Conservative Christians stage own Jamestown celebration
Fifteen miles from Williamsburg, Va., in Charles City County, on a country road dominated by plantations turned bed-and-breakfasts, 4,000 ultra-conservative, largely home-schooling Christians gathered to correct a month-old mistake: to do Jamestown right. The women wore hoop skirts, bustles, bonnets and mob hats. The men wore tricorn, feathered "Musketeer" or top hats; they carried swords. "Maidens," that is, girls, wore aprons, while "heroes"—boys—donned armor or coonskin caps.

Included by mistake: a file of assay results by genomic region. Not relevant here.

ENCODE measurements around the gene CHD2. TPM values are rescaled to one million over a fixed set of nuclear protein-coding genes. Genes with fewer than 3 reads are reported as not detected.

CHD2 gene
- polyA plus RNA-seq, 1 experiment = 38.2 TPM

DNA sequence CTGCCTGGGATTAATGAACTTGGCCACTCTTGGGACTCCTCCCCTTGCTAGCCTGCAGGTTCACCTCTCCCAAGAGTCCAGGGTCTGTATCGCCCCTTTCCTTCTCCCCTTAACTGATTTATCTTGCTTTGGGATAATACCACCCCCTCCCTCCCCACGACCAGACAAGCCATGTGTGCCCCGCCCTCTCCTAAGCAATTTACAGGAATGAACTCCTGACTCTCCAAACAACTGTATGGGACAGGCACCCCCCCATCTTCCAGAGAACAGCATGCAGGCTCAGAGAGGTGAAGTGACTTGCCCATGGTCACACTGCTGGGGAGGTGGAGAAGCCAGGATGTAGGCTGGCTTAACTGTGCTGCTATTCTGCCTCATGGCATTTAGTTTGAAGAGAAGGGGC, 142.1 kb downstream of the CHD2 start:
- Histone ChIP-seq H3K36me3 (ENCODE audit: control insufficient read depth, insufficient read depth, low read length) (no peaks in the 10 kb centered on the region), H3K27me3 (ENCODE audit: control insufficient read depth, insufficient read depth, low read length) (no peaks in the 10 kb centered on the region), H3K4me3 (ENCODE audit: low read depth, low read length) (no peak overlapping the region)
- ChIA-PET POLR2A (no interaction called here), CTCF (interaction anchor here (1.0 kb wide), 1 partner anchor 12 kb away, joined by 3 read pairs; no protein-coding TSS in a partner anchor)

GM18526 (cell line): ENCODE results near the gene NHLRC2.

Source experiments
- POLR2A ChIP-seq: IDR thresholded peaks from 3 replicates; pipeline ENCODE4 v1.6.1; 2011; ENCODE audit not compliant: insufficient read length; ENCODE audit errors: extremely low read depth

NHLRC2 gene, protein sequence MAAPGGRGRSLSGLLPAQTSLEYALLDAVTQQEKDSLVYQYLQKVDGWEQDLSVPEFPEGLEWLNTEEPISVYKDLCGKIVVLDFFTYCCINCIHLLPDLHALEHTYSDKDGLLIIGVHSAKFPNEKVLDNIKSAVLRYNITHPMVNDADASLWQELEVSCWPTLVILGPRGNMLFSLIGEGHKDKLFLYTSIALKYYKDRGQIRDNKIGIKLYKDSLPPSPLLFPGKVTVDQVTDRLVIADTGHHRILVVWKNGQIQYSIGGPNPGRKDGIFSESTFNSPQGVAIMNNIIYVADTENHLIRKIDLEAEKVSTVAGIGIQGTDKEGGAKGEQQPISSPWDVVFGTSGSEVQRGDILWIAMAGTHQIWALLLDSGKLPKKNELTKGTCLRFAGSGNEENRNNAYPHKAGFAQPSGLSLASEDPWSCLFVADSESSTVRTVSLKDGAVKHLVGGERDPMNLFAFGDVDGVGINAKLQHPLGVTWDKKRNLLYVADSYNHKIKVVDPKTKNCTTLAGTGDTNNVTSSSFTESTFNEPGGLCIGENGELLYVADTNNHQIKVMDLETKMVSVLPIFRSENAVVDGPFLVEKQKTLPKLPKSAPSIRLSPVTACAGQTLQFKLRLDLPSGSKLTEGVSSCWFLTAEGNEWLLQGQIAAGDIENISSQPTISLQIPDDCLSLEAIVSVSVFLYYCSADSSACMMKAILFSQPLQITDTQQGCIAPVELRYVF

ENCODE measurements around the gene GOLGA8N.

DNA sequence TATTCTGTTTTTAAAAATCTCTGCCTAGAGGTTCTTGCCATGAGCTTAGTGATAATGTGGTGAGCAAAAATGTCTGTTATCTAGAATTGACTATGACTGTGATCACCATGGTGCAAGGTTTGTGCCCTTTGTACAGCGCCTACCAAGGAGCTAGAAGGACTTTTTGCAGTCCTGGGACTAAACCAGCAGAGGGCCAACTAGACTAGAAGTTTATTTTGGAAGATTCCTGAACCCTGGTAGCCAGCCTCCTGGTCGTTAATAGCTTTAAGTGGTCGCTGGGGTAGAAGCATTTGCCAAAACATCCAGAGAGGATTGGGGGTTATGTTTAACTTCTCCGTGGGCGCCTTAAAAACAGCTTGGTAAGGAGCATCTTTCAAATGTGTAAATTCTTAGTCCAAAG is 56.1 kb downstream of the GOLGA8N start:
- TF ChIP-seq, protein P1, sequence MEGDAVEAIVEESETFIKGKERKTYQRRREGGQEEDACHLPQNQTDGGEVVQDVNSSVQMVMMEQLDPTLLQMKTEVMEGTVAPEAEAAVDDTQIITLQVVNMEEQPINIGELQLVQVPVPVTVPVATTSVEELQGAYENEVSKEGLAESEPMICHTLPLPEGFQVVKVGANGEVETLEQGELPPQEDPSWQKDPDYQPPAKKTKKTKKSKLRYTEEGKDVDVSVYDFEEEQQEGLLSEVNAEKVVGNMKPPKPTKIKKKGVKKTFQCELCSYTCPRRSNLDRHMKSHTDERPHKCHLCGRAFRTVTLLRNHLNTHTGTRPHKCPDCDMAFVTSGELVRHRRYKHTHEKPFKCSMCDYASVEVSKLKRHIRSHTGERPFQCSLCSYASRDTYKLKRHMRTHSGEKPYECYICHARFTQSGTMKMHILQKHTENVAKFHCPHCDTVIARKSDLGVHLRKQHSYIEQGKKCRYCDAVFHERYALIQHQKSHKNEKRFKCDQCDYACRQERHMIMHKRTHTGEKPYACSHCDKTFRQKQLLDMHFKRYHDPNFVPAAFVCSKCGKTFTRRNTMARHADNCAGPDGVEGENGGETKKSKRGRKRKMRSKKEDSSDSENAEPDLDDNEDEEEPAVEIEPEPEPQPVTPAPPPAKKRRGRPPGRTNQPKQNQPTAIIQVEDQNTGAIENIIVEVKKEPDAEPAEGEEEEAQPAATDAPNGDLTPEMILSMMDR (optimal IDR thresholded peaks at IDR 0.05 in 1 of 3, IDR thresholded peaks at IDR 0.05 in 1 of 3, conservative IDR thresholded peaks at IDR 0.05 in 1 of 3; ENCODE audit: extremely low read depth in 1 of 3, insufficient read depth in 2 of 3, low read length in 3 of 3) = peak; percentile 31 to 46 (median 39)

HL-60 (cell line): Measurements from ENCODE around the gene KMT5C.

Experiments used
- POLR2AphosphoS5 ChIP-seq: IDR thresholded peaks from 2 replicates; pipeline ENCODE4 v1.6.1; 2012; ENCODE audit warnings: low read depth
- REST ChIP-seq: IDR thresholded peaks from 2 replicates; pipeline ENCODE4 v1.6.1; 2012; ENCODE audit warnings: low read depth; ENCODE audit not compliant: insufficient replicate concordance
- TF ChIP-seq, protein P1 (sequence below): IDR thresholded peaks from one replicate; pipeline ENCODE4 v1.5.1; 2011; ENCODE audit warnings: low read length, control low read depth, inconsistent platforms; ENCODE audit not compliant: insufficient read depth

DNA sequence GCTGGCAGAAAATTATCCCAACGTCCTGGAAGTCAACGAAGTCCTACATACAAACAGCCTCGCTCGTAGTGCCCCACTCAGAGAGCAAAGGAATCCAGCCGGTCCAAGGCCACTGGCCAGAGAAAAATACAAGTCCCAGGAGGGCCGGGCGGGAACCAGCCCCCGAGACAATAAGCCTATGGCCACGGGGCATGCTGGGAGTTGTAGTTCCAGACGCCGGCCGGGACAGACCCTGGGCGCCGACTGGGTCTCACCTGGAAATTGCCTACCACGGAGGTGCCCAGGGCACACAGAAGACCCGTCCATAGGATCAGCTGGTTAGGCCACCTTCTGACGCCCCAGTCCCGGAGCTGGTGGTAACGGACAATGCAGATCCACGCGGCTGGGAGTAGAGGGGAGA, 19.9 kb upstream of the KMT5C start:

The Jamestown Quadricentennial: A Celebration of Our Providential History was organized by a Texas-based "historical home-school ministry," Vision Forum, and its president, Doug Phillips. Phillips, the son of Conservative Caucus and Constitution Party founder Howard Phillips, is a celebrity among home-schooling Christians. His San Antonio-based ministry, Vision Forum, functions primarily as a conservative publishing house with a distinct ideological bent: advocating stringent "biblical" family roles, with patriarch husbands, "home-working" wives and large broods of children. Another famous son was also in attendance: Jonathan Falwell, son of the late Jerry Falwell and (along with his brother, Jerry Jr.) heir to the Liberty Baptist empire, came to deliver his father's intended speech.
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